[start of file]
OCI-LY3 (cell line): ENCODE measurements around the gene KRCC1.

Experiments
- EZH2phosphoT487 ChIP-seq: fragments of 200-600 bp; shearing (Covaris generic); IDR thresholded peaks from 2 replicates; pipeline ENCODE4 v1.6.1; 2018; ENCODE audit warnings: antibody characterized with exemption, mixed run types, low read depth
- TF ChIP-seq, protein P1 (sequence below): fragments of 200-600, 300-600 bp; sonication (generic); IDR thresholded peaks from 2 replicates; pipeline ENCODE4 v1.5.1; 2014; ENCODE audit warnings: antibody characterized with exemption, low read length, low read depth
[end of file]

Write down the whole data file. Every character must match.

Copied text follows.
OCI-LY3 (cell line): ENCODE measurements around the gene KRCC1.

Experiments
- EZH2phosphoT487 ChIP-seq: fragments of 200-600 bp; shearing (Covaris generic); IDR thresholded peaks from 2 replicates; pipeline ENCODE4 v1.6.1; 2018; ENCODE audit warnings: antibody characterized with exemption, mixed run types, low read depth
- TF ChIP-seq, protein P1 (sequence below): fragments of 200-600, 300-600 bp; sonication (generic); IDR thresholded peaks from 2 replicates; pipeline ENCODE4 v1.5.1; 2014; ENCODE audit warnings: antibody characterized with exemption, low read length, low read depth